Fig. 2: Dual spindles align endogenous and ectopic spindles separately at the metaphase plate.
figure 2

a Hypothetical outcomes of spindle organization after NB-GMC fusions: hybrid cells could align neuroblast and GMC chromosomes either through a single or dual-spindle mechanism. b Representative third instar larval NB-GMC hybrid cell, expressing the histone marker His2A::GFP (white in top row; cyan in merged channel below) and the MT marker cherry::Jupiter (white in middle and bottom row). 00:00 refers to the start of nuclear envelope breakdown (NEB). NB- and GMC-derived chromatin is outlined with a blue and orange dashed line, respectively. c Quantification of hybrid cells containing dual- or multiple spindles for hybrid cells derived from interphase (inter), prophase (pro), prometaphase (prometa) or metaphase (meta) fusions. d Hybrid cells either form clearly distinct parallel (II) or interconnected (X) spindles, quantified in e. f Time difference between NEB and fusion induction for parallel and interconnected spindles. g For hybrid cells with parallel spindles, the time difference between endogenous and ectopic spindle formation was measured and plotted in h. i For hybrid cells with parallel spindles, spindle angle and inter-spindle distances were measured during mitosis. A representative example is shown in j. Quantification of inter-spindle k distances and l angles at prometaphase and metaphase. Colored boxes represent corresponding cell cycle stages. Error bars correspond to SDs. Unpaired t-test was used in Fig. 2f, n. Two-sided paired t-test was used in Fig. 2k, l. *p < 0.05, **p < 0.01, ****p < 0.0001. Time in min:sec. Scale bar is 5 μm.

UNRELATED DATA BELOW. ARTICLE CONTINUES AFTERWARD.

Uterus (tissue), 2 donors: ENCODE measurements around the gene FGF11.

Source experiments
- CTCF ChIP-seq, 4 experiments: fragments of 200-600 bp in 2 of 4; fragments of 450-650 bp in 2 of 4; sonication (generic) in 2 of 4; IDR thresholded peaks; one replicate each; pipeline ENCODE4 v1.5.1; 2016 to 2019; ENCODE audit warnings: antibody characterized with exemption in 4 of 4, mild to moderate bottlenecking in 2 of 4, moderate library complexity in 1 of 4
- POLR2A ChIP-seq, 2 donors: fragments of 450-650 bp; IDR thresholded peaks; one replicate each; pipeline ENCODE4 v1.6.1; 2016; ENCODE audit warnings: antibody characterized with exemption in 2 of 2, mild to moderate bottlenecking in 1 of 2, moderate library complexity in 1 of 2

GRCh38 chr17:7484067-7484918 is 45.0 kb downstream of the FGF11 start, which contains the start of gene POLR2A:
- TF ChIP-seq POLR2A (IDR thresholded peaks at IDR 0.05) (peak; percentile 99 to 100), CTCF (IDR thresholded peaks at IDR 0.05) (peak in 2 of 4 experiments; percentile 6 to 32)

Ectopic spindles are nucleated from GMC centrosomes

Mitotic spindles can be nucleated through the centrosome-dependent, chromatin or microtubule pathway but when centrosomes are present, the centrosome pathway prevails36. To elucidate the mechanisms underlying ectopic spindle formation, we induced NB-GMC fusions in interphase wild type neuroblasts expressing live centriole (Asterless; Asl::GFP) and spindle (cherry::Jupiter) markers, and assayed centrosome dynamics and spindle formation throughout mitosis. Normal wild type neuroblasts usually contained two Asl::GFP positive centrioles in mitosis, forming a single bipolar spindle. However, in NB-GMC hybrids, we predominantly found four Asl::GFP positive centrioles, two of which were introduced from the GMC (Fig. 3a–c). In all hybrid cells with “II’-type spindles, GMC centrosomes paired with GMC centrosomes and NB centrosomes paired with NB centrosomes. In this case, each cell pole contained a GMC-derived and a NB-derived centrosome, a configuration referred to as ‘cis’ (Fig. 3d, e and Supplementary Fig. 5a). A small number of ‘X’-type spindles either displayed the ‘cis’ configuration (Fig. 3b, d, f) or a ‘trans’ configuration, in which each pole contained centrosomes from the same origin cell (Fig. 3d, f & Supplementary Fig. 5b). However, in most cases, we could not attribute the origin of centrosomes when ‘X’-type spindles were formed (Fig. 3f). To test whether the centrosome-dependent pathway is used to form double-spindles in hybrid cells, we ablated centrosomes genetically. asl mutant neuroblasts lacked functional centrosomes but formed bipolar spindles that poorly converge at the poles (Fig. 3g)37. asl mutant NB-GMC hybrid cells showed a spindle organization similar to that of unfused asl mutant NBs, failing to form clearly separated spindles as shown for wild type hybrid cells. However, GMC-derived chromatin remained separated from NB chromatin until metaphase, when the two pools became indistinguishable (Fig. 3g, h; Supplementary Movie 6 and 7). We conclude that hybrid cells use the centrosome pathway to form parallel (II) or intersecting (X) spindles. Furthermore, these data suggest that parallel spindles form by connecting centrosomes from the same origin cell, whereas intersected spindles are more varied in their centrosome configuration.